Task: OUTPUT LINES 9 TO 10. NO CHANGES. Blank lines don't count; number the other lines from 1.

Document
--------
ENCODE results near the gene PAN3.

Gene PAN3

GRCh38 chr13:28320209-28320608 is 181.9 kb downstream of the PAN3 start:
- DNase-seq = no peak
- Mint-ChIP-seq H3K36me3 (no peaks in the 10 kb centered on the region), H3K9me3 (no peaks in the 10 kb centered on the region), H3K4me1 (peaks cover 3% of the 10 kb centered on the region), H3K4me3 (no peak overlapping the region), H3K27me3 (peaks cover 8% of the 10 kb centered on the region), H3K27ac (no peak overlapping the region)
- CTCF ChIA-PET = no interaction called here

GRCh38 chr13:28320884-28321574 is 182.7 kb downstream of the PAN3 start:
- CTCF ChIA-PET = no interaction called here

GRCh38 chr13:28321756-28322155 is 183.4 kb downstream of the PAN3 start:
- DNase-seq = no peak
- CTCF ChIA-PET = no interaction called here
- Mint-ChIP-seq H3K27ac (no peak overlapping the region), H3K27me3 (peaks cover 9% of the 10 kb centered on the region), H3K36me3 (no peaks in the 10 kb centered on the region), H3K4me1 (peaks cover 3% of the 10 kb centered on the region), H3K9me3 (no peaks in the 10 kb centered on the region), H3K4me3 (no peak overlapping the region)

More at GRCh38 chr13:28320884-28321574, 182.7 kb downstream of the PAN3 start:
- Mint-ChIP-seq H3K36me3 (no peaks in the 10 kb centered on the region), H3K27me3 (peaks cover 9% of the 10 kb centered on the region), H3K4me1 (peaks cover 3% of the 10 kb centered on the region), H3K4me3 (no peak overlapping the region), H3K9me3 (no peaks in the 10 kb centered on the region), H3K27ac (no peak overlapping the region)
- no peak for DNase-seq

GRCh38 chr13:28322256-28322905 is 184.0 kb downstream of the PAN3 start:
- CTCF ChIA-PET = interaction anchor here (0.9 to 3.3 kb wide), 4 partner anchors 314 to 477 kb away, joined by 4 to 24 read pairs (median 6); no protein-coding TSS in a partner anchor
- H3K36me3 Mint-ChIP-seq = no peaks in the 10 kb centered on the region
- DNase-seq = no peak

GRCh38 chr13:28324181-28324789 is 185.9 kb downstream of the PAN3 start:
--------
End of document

GRCh38 chr13:28321756-28322155 is 183.4 kb downstream of the PAN3 start:
- DNase-seq = no peak